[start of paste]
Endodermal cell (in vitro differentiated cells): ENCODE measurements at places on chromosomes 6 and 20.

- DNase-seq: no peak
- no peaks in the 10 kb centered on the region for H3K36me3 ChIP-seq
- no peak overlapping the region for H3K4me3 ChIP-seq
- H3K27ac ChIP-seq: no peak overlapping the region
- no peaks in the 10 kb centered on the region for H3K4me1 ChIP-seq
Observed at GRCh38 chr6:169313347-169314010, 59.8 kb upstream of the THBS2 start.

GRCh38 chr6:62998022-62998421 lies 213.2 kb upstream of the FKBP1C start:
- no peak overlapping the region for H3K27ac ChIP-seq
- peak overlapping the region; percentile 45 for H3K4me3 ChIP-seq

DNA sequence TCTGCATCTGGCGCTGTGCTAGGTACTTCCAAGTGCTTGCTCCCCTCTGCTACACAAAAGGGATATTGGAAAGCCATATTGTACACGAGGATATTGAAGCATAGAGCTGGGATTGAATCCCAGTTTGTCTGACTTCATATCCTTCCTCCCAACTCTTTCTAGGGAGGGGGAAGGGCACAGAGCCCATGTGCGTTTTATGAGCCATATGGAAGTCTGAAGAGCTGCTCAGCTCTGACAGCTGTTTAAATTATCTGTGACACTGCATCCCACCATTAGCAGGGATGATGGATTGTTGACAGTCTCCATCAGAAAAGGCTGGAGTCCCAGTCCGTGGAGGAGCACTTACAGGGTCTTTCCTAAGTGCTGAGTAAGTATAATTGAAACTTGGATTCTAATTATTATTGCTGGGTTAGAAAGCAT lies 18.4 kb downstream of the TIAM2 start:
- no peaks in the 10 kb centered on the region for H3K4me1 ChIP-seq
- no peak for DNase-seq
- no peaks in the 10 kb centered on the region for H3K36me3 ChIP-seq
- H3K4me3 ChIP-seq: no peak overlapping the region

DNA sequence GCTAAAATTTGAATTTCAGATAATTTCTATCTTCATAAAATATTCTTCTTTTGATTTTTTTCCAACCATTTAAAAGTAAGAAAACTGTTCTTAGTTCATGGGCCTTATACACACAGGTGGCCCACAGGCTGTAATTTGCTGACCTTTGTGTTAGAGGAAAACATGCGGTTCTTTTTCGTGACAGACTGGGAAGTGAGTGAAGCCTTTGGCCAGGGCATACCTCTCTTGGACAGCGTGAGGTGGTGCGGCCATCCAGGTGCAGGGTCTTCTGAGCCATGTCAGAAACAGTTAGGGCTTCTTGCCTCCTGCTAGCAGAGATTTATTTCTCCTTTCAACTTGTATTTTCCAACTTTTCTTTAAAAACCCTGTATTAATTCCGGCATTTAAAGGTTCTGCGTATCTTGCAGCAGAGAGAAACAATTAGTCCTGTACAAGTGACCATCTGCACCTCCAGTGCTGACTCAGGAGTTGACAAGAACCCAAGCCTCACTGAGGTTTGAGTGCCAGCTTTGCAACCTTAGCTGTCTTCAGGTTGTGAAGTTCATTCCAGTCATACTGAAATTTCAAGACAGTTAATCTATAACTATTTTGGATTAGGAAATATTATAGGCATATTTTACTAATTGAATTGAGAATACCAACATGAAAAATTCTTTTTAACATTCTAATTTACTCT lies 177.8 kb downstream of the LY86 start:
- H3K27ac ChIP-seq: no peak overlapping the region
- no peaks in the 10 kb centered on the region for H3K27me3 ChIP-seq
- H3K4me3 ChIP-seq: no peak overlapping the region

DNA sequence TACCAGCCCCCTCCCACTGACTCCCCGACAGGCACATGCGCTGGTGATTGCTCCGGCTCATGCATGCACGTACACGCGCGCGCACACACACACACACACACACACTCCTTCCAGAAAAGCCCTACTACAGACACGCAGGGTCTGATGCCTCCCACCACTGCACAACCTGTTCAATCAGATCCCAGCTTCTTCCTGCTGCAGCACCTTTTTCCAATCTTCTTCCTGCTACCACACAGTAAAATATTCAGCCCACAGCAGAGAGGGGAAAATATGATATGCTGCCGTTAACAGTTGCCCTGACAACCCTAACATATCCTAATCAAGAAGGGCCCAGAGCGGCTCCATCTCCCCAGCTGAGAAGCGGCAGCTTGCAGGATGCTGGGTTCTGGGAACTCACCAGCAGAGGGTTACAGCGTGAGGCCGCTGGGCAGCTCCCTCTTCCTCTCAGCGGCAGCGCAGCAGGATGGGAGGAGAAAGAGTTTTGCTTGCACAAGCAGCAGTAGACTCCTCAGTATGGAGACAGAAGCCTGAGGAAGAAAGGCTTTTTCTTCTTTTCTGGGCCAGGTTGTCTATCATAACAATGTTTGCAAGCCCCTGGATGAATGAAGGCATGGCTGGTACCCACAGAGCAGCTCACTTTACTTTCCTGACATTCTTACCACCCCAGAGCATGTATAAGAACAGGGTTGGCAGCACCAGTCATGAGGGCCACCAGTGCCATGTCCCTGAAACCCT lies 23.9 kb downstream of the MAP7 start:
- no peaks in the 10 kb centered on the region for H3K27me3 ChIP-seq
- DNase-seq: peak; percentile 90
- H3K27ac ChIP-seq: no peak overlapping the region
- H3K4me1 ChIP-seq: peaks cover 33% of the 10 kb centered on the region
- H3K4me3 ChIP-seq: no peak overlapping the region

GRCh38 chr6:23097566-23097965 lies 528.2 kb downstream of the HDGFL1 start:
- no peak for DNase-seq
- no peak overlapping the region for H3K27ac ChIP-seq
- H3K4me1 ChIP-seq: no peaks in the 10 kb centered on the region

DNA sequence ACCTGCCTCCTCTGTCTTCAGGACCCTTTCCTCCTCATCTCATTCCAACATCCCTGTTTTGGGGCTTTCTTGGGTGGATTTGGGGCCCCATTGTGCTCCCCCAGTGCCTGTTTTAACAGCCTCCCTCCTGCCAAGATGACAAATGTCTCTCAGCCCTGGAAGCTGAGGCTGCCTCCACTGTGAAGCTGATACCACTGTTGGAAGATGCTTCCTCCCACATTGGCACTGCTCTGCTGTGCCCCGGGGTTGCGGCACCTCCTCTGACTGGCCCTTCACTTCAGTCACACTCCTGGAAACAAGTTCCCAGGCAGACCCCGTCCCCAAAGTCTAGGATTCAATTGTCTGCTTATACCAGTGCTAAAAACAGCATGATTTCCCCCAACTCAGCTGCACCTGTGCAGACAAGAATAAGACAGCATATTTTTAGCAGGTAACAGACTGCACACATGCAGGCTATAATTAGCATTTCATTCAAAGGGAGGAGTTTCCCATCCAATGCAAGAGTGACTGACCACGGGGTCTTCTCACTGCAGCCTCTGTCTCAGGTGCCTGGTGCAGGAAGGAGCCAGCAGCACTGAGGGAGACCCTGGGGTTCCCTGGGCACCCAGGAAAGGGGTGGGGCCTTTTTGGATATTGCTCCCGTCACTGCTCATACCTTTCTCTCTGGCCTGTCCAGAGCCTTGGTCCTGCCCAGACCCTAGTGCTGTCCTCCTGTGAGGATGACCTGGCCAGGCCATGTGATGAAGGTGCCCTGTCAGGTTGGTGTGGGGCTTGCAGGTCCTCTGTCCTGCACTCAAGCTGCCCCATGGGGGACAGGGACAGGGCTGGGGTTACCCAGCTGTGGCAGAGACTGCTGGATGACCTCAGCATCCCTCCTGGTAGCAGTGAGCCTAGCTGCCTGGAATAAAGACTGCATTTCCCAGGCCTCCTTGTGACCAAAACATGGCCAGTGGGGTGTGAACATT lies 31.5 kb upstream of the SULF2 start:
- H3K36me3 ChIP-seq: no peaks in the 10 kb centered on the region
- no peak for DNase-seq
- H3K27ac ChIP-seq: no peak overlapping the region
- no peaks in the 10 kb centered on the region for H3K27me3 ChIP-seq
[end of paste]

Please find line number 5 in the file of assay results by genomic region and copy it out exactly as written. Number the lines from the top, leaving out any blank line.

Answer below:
- H3K27ac ChIP-seq: no peak overlapping the region